Scan Magazine, Issue 119, December 2018

Page 29

Scan Magazine  |  Special Theme  |  Nordic Design Special – Norwegian Craft and Art

Modern gallery in idyllic surroundings

By Synne Johnsson

After painting for 50 years, Einar Furre thought it was time to open a gallery. At a farm surrounded by tall, Arctic mountains, with a spectacular view over the fjord, he now exhibits his art at Galleri Furre in Saltstraumen, northern Norway. It was only when Furre realised that he had way too many paintings lying around, that he decided to open up a gallery to showcase and sell his art. What makes it all so impressive is that he is entirely self-taught. “I don’t have a fine-art education; I have just taught myself, but I have many years of experience,” he smiles. “I think it all started with a teacher showing a slideshow of Edward Munch’s paintings. The teacher was very into art, and he was the one who got me hooked too.” The gallery is located at an idyllic farm, Straum Gård at Straumøya, not too far from Bodø. Furre paints on location at the gallery, and visitors can find anything from drawings to watercolour paintings. It is

also possible to buy his work online in the artist’s own web shop. “There’s a lot of variation in both techniques and motifs. My biggest inspiration is people, so there are a lot of paintings of different people; however, there is something for every taste,” promises Furre. Among his paintings, you can find anything from black and white to bright colours, from abstract to detailed motifs, from landscapes to people. However, he does not want to say anything too specific about the paintings. “I don’t feel the need to speak about them. They speak for themselves, I think – it’s up to the viewer how they see it,” he smiles.

Web: Facebook: einarfurre

Beauty and intention —  meaningful jewellery from Norway When optometrist Camilla Furuvald went on maternity leave, she decided to pick up on her passion for creating jewellery. Having always been creative, and with a knack for handmade crafts, she combined her hobby with her love and fascination for crystals and beads. The result is exquisite bracelets, necklaces and pendants with a deeper meaning. “Everything in my jewellery box has a meaning,” she says, “whether they are heirlooms, gifts or memories. I wanted to use that in my jewellery making, and create something that is not only beautiful to look at and that you’ll want to wear, but that also has a deeper personal connection.” Mala yoga jewellery was the perfect way to combine these things. Mala beads are used by Buddhists and Hindus as a helpful tool in prayers or meditation, each bead turned between your fingers to keep track of mantras or intentions repeated over and over. But, as Furuvald points out, a mala is for everybody, whether used as a tool, a decorative piece of jewellery or merely a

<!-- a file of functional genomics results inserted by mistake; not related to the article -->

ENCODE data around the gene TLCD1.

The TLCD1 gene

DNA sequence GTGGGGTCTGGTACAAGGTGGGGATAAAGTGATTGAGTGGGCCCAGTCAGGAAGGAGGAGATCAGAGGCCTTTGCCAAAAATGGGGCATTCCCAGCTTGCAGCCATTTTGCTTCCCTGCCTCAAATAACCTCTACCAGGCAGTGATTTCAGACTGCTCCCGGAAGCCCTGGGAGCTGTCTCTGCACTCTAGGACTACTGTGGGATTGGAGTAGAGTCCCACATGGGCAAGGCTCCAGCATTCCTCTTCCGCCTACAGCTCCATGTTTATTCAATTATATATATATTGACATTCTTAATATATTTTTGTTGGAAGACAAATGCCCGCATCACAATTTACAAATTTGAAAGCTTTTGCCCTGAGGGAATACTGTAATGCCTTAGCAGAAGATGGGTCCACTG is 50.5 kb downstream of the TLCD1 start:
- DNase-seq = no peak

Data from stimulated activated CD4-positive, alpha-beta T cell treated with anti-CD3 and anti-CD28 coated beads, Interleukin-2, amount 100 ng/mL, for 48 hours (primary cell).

comforting artefact to keep close. It can be a reminder of an intention chosen by yourself, or used to receive healing vibrations from the crystals. What started out merely as a hobby has grown exponentially, and she is now one of the leading producers of yoga and mala jewellery in Norway.

By Alyssa Nilsen  |  Photos: Bergamott.

Camilla Furuvald ships her Bergamott jewellery nationwide.

Web: Facebook: Instagram: @bergamottno

Bergamott’s mala jewellery combines beauty with intention.

Issue 119  |  December 2018  |  29

Turn static files into dynamic content formats.

Create a flipbook
Issuu converts static files into: digital portfolios, online yearbooks, online catalogs, digital photo albums and more. Sign up and create your flipbook.